Europe braced for renewed turmoil as outrage in Cyprus over an unprecedented levy on bank deposits threatened to derail the nation’s bailout. European shares and the euro tumbled.
Cypriot President Nicos Anastasiades, who bowed to demands by euro-area finance ministers to raise 5.8 billion euros ($7.6 billion) by taking a piece of every bank account in Cyprus, appealed to lawmakers in Nicosia to ratify the levy today. The vote was delayed from yesterday over the opposition of the European Central Bank amid talks to restructure the tax.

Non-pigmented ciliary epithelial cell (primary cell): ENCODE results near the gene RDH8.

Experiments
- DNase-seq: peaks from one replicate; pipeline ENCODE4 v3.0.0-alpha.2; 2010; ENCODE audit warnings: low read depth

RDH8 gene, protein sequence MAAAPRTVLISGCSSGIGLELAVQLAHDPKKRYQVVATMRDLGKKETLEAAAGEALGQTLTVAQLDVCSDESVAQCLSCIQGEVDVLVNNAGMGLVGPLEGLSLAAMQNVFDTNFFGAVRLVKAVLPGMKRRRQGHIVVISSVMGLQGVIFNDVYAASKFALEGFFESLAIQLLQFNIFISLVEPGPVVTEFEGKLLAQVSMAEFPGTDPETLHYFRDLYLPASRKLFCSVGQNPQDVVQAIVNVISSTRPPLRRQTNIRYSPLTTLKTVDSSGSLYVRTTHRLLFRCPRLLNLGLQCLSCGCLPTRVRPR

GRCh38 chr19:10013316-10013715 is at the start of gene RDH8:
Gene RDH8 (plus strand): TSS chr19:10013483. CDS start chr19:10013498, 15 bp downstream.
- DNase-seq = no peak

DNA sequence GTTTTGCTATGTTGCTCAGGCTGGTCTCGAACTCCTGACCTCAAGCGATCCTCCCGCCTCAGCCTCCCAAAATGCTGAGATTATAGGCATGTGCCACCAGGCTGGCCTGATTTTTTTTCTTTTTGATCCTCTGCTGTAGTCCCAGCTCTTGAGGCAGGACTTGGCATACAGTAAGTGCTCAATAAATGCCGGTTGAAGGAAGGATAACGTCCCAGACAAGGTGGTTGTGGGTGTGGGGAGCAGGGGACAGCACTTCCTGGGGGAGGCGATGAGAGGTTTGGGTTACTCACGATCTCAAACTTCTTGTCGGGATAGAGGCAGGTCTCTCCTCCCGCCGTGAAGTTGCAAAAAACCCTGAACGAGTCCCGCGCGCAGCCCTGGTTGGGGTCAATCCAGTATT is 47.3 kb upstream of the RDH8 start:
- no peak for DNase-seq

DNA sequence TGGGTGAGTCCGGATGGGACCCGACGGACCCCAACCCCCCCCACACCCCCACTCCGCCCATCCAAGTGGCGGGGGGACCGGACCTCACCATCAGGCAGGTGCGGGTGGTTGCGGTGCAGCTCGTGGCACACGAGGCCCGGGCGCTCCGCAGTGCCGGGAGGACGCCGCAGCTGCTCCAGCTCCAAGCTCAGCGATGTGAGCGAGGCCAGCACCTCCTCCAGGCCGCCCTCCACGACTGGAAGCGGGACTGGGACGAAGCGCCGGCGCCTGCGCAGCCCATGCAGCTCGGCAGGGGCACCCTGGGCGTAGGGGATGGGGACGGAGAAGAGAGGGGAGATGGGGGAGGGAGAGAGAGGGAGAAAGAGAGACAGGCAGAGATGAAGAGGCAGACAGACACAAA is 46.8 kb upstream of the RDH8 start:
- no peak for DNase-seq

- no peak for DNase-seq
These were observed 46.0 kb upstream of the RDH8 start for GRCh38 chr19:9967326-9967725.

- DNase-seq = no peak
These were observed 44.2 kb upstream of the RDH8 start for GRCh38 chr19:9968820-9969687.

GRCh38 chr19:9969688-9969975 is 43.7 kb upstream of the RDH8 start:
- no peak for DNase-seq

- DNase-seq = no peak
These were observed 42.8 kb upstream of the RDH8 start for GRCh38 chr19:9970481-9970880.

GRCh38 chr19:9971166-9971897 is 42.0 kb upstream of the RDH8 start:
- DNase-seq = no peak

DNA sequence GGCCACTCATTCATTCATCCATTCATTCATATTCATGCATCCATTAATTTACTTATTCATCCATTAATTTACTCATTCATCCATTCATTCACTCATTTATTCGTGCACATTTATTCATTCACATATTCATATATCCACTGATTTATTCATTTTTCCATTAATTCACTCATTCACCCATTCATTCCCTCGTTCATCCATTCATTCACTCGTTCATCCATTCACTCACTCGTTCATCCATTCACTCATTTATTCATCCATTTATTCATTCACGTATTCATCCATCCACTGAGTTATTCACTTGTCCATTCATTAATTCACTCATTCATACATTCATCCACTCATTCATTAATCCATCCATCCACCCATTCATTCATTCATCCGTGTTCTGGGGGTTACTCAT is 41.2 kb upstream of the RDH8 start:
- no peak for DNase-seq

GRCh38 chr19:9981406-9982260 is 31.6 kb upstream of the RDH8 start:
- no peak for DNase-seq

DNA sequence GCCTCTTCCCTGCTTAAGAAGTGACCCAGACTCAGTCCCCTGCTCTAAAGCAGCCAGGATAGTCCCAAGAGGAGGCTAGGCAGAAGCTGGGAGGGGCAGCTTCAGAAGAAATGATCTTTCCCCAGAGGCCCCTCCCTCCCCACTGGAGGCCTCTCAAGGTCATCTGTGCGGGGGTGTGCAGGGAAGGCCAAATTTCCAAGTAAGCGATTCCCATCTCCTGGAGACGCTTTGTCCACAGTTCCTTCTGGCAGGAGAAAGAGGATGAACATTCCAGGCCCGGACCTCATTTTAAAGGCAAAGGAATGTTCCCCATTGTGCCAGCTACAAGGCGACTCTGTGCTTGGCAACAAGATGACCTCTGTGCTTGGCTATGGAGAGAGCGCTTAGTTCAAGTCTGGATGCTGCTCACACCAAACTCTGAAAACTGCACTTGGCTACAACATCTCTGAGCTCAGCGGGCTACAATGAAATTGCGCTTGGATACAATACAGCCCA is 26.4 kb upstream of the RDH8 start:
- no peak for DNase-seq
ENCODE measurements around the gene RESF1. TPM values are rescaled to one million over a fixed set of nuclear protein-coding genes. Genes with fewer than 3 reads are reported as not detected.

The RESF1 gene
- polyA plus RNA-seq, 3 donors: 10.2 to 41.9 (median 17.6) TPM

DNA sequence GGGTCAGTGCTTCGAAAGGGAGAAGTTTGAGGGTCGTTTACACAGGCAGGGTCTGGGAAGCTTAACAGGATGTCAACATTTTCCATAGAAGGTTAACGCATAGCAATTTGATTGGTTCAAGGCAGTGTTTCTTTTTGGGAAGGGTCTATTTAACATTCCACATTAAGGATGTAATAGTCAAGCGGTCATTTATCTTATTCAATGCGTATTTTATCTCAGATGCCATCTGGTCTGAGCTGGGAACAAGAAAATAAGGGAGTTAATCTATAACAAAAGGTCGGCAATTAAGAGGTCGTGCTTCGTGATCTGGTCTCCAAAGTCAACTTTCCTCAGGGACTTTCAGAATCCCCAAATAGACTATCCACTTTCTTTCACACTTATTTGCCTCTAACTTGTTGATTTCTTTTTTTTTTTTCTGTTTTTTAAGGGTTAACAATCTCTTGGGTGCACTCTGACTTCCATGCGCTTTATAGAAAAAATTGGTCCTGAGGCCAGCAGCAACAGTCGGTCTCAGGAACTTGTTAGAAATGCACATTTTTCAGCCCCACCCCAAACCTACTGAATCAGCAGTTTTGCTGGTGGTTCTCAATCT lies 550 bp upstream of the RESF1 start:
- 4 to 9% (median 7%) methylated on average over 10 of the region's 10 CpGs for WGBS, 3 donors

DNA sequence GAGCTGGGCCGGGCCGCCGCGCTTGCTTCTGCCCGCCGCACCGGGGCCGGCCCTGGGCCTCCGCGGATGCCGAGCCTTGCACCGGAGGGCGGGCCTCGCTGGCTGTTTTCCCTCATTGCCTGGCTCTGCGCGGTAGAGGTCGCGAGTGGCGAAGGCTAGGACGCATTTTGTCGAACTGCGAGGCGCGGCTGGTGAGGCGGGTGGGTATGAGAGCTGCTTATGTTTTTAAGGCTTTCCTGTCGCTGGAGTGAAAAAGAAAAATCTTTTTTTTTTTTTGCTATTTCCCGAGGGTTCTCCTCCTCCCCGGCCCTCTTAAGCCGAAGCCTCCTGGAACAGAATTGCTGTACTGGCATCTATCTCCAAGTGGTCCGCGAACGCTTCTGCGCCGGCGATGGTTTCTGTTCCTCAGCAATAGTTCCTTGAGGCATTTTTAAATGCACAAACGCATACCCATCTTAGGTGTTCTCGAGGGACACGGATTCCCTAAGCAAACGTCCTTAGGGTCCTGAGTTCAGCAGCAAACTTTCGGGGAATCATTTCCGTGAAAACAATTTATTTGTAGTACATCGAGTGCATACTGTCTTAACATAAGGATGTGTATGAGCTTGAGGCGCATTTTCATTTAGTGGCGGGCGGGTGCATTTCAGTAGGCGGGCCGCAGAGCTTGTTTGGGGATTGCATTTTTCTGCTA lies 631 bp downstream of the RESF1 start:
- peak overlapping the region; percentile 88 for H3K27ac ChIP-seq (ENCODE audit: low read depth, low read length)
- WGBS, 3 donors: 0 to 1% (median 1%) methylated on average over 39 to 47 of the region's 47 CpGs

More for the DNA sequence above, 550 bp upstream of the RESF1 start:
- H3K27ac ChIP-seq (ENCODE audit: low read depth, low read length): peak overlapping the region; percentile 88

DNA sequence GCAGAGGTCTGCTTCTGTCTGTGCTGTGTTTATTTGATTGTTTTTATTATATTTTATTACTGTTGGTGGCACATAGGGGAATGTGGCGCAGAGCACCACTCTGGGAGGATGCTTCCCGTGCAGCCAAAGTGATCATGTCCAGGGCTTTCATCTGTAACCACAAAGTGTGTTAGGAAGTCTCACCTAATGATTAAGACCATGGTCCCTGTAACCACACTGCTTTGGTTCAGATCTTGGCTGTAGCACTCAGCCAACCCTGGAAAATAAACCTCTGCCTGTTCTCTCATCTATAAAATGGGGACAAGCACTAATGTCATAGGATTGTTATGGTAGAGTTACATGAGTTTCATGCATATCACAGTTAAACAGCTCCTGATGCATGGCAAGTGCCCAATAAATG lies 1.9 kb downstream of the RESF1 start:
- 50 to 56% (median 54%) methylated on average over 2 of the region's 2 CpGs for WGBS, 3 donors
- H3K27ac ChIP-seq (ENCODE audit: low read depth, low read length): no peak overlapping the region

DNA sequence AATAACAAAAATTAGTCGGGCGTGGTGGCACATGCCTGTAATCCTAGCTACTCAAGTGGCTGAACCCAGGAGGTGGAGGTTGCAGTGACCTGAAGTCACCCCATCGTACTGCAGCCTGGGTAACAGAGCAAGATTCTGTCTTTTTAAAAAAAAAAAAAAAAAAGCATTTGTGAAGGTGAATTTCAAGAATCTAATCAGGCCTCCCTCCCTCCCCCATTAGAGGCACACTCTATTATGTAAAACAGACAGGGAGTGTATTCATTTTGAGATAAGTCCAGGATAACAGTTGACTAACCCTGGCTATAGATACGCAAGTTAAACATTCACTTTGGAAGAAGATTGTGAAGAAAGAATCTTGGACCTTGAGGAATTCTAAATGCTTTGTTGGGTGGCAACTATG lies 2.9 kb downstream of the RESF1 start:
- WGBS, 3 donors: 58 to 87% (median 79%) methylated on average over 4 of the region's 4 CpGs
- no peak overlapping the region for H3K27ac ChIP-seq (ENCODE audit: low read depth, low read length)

In a bid to ease a run on banks, depositors who keep their account for two years will receive securities linked to future revenue from the country’s gas reserves, the president said.
Euro finance ministers reached agreement early on March 16 after 10 hours of talks. Cypriots awoke to find bank transfers already frozen as the government prepared to impose the tax before banks reopen tomorrow. Today’s bank holiday in Cyprus may be extended by at least one day, state-run broadcaster CYBC reported, without saying where it got the information.